One wonders how Her Majesty, who reputedly always travels with her own tea kettle and lots of Malvern Water, would react to this photo of her?
It was in pride of place at a short-term exhibition at Hyatt Regency London – The Churchill and it seems to have stayed put. It is right over front desk, so that when you come in to check in to the hotel, this is what you see. This has to be one of the ten best luxury hotel ‘backdrops’ in the world. Others that immediately spring to mind, to the gal, are the hundreds of door keys at The Grove, north-west of Heathrow, and the real-time Chicago scenes at InterContinental Chicago.
Well this hotel, which has been around since 1970 (yes, darling, before you were born) is full of English tradition. The bar is called, no prizes, The Churchill.
They have recently opened an outdoor terrace to the bar, on Seymour Street, which is especially great in summer but presumably for smokers it is great year round. Sit in pouring English rain to put a bit of burning tobacco rolled in paper, costing nearly a pound, in your mouth and feel good. Chacun à son gout. Not me. Anyway I do like the lifesize statue of Churchill, sitting there outside on the terrace.Of course since he died January 24th, 1965, he never sat here (we know where he sat, right? Far left of the then-Café Royal’s Grill on Regent Street). But this hotel was named after him and very quickly became the talk of the Portman Square area.
It has been Hyatt since 2006 but is still always called, by taxi-drivers and others ‘The Churchill’. I love its bar. It has photos of him and books that he might have had at his private house in Kent, Chartwell, and knitted animal shapes that he used to put on his own at-home bookshelves to show where he had taken a book out. One wonders what his favourite cocktail was. I do research. Modern Drunkard magazine says he said: “I drink champagne at all meals, and buckets of claret and soda in between”. He apparently also noted that “Hot baths, cold champagne, new peas and old brandy” were the four essentials of life. During the ferocious struggle with the Nazis, a royal visitor reported that Winston was putting away enough champagne to “undermine the health of any ordinary man.”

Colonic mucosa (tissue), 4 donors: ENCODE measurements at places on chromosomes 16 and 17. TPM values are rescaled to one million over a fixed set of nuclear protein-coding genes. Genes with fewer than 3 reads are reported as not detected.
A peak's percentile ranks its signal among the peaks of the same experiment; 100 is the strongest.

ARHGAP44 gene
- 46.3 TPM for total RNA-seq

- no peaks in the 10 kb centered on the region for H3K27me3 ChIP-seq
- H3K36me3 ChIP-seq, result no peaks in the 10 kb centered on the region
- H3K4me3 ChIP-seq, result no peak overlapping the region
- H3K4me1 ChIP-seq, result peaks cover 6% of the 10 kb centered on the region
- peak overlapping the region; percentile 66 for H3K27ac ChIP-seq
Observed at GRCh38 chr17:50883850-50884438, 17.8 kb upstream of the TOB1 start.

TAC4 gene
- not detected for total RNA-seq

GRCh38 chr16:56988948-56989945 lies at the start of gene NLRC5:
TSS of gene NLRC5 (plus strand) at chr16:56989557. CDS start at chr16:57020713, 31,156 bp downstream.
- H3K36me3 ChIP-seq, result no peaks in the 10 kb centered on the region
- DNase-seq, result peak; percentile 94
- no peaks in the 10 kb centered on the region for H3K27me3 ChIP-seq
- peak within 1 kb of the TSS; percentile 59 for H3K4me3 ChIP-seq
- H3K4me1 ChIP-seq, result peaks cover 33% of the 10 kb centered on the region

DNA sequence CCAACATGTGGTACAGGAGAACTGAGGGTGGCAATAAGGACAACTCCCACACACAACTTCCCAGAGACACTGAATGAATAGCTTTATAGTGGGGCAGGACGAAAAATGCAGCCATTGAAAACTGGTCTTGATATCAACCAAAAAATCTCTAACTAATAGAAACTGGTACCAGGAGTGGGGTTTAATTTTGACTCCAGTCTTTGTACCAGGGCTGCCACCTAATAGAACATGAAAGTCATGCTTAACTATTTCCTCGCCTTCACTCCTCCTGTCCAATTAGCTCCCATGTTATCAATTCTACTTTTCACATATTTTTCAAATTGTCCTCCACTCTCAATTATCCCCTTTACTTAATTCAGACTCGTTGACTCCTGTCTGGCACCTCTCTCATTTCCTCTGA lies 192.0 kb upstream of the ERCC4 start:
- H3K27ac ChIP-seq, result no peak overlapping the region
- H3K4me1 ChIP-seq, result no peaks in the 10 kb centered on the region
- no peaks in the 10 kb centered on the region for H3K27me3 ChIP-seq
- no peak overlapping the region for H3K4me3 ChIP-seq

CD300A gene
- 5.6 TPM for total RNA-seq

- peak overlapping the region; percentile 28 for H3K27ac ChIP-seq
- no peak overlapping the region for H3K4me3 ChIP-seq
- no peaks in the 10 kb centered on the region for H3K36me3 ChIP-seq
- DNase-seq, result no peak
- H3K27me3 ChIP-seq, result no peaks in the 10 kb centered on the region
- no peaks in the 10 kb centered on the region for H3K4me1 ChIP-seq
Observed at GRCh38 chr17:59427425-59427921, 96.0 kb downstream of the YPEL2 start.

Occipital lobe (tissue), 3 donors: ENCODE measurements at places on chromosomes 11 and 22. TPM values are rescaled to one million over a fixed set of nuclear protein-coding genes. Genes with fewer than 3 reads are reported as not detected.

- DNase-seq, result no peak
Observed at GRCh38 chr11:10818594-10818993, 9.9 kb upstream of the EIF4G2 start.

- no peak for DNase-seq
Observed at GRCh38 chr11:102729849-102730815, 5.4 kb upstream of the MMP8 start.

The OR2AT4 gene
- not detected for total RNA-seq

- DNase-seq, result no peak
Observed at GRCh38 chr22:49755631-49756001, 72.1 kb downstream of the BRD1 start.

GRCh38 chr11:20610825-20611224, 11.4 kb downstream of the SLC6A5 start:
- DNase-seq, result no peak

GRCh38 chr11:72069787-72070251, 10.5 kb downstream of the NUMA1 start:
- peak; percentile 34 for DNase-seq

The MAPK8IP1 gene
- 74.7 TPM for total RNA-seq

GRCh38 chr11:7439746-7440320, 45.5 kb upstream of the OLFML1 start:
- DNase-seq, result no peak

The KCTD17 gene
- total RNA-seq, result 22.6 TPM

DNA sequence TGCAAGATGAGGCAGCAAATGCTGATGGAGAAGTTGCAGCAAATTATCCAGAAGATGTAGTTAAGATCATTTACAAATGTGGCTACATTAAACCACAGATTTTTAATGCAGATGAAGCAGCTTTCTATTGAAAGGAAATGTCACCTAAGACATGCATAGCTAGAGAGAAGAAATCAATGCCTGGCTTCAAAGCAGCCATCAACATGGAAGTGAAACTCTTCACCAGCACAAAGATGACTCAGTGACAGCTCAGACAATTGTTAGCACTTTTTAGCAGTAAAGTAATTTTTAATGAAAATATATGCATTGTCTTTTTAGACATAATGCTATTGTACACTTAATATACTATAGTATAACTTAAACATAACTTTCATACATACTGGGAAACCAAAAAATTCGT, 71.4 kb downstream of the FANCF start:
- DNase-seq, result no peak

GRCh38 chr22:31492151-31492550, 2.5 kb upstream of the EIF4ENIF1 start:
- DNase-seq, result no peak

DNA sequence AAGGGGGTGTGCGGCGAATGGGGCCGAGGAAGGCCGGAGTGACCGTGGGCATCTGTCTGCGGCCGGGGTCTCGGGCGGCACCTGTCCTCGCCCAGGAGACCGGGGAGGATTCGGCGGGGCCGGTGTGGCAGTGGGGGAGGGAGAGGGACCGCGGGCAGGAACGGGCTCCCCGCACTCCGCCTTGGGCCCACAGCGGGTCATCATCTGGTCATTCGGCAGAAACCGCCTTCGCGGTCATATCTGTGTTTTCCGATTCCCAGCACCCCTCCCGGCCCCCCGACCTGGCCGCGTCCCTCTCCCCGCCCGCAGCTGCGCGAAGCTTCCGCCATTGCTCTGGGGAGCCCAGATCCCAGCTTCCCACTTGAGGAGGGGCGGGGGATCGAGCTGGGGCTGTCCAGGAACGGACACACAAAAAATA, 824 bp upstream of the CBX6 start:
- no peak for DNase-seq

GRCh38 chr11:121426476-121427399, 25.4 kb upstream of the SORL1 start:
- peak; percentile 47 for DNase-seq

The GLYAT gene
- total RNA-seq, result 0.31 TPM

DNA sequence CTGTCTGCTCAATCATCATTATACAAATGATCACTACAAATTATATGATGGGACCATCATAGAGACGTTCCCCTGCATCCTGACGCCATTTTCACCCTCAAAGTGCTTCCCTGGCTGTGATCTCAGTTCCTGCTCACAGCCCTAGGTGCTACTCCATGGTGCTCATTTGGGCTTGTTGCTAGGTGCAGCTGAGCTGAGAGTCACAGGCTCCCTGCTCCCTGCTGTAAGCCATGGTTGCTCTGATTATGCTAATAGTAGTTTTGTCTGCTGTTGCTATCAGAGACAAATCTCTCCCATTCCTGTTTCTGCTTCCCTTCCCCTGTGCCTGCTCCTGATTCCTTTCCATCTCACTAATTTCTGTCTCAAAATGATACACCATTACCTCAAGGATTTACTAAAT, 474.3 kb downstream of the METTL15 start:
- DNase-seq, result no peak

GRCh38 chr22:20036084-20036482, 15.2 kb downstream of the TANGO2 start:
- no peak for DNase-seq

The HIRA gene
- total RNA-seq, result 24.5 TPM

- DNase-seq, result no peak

His favourite Champagne, by the way, was Pol Roger. During the war (WW2) his cats, apparently, were a great comfort. His best-known feline at that time was a big grey, Nelson. During one Chequers dinner, the US war correspondent Quentin Reynolds recorded Churchill as saying: “Nelson is the bravest cat I ever knew. I once saw him chase a huge dog out of the Admiralty. I decided to adopt him and name him after our great Admiral….” The first course at that dinner was smoked salmon and twice, when Mrs. Churchill was not looking, the Prime Minister sneaked pieces of salmon to Nelson. Some say his favourite smoked salmon was from Loch Fyne.
Some of the best smoked salmon in London these days is at The Dorchester Grill – it is from Loch Duart, which farms the whole of Eddrachillis Bay. The company has been operating since 1999, and supplies restaurants of the calibre of this lovely place (designed by Thierry Despont in over-the-top scarlet plush, which works). What makes the smoked salmon so admirable at this luxury hotel is that it is carved, table-side, together with gravadlax, and presented like a picture. Simplicity, in so many cases, is what luxury is about today.